Oregon Democrats are pushing a sweeping bill that would make their state a safe haven for teens who want to get sex changes and abortions without parental consent and for doctors who illegally perform such procedures in other states.
The Reproductive Health and Access to Care Act would allow children as young as 15 to undergo sex change operations without parents’ knowledge, while also eliminating parental consent for abortions for girls of any age and reproductive sterilization for girls as young as 15. The bill would also classify facial reconstruction surgery and hair removal as "medically necessary" services, a move that would require insurers to cover the procedures.
Oregon is the latest blue state to propose making sex changes and abortions a default right for minors. In Oregon’s case, legislators have chosen to wrap a laundry list of transgender and abortion policies into one behemoth bill that will almost certainly pass, as it’s a priority for Democratic Gov. Tina Kotek and Oregon house speaker Dan Rayfield (D.).
The brainchild of Rayfield, the legislation was born out of a working group tasked with crafting the state’s response to the Supreme Court’s overturning of Roe v. Wade. While the state already boasts some of the nation’s most permissive abortion laws, the bill would also make Oregon a leader in radical transgender medicine.
On the abortion front, the bill would ax the age of medical consent—which is 15 in Oregon—so that girls of any age can get a free procedure without their parents’ knowledge as well as unfettered, free access to abortion pills. Girls as young as 15 could also sign off on their own sexual sterilization. The bill would direct the state to send mobile abortion clinics into rural areas and require insurers to give liability coverage to all abortion doctors, even those who practice in states where the procedure is illegal.
On transgender policy, the proposal would enshrine Medicaid and private insurance coverage for all sex-change procedures—even genital constructions to give people both penises and vaginas to support their "nonbinary" identities. Health plans would also have to cover hair removal, voice coaching, and facial reconstruction surgery. Minors as young as 15 could obtain any of these "gender-affirming" surgeries and treatments without telling their parents. The legislation would also extend liability coverage to doctors in states that are banning gender alterations for minors.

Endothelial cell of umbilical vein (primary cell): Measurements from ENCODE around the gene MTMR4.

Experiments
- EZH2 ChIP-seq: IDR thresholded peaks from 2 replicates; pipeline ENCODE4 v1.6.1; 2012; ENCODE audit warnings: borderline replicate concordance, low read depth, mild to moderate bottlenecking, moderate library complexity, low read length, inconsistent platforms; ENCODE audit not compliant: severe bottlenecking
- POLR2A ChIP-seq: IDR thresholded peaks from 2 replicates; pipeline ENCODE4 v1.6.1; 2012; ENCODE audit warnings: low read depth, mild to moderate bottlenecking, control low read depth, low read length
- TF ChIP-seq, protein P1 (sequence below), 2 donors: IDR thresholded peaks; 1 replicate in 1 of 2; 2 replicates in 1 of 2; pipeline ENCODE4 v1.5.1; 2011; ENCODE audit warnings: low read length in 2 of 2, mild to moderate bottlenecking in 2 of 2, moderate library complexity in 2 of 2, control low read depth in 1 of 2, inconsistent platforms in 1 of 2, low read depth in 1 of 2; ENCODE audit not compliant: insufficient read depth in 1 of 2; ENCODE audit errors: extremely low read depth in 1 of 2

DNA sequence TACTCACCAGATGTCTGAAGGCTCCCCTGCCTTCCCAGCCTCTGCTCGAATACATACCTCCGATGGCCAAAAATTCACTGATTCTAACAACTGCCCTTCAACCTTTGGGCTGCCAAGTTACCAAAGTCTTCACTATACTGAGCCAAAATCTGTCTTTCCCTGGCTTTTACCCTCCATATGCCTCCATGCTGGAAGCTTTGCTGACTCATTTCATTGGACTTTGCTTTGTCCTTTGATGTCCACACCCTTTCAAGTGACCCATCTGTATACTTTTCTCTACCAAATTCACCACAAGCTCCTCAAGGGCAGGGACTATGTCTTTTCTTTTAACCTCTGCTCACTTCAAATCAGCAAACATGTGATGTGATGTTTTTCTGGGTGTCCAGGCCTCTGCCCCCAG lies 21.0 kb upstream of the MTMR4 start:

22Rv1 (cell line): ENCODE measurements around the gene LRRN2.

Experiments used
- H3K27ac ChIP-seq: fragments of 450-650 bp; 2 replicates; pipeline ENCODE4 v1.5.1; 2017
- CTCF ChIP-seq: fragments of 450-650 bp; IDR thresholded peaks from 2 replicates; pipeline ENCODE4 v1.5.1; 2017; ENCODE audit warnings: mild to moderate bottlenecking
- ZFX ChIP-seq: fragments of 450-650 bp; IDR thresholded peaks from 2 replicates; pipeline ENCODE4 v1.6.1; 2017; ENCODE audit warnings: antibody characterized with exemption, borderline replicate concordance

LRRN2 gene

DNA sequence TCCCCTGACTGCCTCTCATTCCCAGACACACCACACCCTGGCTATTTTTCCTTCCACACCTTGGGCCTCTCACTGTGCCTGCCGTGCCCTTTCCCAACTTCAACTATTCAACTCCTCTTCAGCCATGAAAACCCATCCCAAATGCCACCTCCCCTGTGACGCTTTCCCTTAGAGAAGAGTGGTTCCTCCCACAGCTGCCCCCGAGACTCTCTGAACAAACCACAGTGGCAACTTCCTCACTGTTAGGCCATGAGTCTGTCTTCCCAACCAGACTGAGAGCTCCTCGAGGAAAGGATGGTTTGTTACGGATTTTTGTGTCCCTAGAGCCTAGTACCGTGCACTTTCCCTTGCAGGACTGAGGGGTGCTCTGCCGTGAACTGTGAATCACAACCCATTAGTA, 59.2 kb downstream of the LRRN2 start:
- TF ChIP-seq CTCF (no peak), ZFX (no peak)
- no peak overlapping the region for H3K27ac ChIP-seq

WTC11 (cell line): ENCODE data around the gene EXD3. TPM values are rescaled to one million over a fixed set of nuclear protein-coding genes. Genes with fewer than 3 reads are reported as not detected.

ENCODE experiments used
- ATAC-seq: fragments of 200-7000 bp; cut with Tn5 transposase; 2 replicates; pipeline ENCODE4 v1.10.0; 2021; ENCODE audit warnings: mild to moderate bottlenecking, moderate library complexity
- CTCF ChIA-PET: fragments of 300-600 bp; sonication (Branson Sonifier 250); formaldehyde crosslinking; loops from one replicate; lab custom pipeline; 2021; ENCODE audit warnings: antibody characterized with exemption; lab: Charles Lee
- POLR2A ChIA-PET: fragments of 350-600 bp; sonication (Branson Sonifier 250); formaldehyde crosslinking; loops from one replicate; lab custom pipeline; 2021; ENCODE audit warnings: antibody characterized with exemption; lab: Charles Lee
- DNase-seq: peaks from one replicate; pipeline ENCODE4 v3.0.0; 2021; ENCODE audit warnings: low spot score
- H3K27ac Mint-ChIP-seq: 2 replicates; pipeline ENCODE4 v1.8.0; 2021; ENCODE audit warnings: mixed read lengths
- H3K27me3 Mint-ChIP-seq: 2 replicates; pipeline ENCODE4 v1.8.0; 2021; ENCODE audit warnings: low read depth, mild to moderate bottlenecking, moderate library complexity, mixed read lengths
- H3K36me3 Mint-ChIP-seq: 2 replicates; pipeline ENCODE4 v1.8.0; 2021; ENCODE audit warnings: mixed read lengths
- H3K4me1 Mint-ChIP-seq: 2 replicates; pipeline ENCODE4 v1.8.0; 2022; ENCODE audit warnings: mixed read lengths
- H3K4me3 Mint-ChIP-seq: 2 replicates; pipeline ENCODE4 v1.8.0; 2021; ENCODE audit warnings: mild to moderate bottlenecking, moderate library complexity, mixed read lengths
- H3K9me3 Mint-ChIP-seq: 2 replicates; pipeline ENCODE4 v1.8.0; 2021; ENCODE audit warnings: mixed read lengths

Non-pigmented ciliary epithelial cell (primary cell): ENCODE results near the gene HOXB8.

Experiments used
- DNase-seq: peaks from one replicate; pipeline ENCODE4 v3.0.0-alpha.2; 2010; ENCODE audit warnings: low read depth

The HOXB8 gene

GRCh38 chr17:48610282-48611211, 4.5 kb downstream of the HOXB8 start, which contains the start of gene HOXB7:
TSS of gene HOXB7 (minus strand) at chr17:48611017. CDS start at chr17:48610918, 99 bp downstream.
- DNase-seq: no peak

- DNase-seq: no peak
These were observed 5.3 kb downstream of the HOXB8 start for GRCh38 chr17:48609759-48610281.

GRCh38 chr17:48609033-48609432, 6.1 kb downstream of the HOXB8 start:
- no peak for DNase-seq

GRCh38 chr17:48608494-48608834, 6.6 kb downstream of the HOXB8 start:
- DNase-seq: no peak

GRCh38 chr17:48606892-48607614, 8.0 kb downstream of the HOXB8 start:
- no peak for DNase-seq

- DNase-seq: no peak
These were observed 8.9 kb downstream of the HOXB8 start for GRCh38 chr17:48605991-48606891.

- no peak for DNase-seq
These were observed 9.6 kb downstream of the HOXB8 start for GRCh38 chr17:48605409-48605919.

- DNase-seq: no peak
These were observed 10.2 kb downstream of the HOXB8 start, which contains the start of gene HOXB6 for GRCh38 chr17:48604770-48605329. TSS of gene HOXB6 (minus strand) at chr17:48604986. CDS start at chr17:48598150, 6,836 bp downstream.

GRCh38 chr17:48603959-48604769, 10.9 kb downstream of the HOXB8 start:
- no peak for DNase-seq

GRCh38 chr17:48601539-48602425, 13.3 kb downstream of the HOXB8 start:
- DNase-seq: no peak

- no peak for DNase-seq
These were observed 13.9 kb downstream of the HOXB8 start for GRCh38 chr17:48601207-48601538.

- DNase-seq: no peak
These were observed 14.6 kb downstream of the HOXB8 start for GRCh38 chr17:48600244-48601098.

The bill passed its first legislative committee vetting on Monday after four-and-a-half hours of testimony. Detransitioners, women who regretted their abortions, and advocates faced off against witnesses from Planned Parenthood, doctors and therapists from Oregon’s state-funded gender clinics, and activists.
Holly Hart, a retired attorney from Portland, reported that a growing number of young women are asking her for referrals to malpractice attorneys after being prescribed testosterone from just one or two "brief appointments" at Planned Parenthood. Some of these women can no longer have children, including those who have had to get hysterectomies because the cross-sex hormones atrophied their uterus, said Hart.
A detransitioner witness, "Frank" Smith, told lawmakers he agreed to genital surgery and breast implants while addicted to meth and has had to navigate his way to detransitioning on his own since the therapists he went to for help told him his remaining male characteristics caused his post-transition unhappiness. When he decided to remove the breast implants, Medicaid would not pay for the procedure so he had to save up on his own.
"I could not afford complete anesthesia and they operated on me while I was awake with only a little numbing cream," Smith said, adding that he learned too late he could not reconstruct his former body. "My muscles had been ripped off the bone in haste to fabricate female anatomy on a male chest. There is no reattaching them."
To support the legislation, transgender activist Seth Johnstone argued that Oregon should pass the bill to prevent transgender people from killing themselves. He told lawmakers that cosmetic procedures like hair removal should be covered by insurance because having hair can create "more dissonance" in a trans person, "and that’s why we see these suicide rates go up."
The legislative committee’s ultimate approval of the bill comes as progressive countries in Europe pull back support for transgender-boosting policies. Sweden, the first country to legalize sex changes, last month moved to halt cross-sex hormones for minors in all but rare cases.
In the United States, the Food and Drug Administration has yet to approve cross-sex hormones. Instead, the agency in 2016 warned these drugs can cause an increase in suicidal thoughts, Reuters has reported, although transgender activists often argue that without medical intervention gender-questioning youth are more likely to kill themselves. Meanwhile a growing number of detransitioners report devastating physical effects of surgery they have come to regret.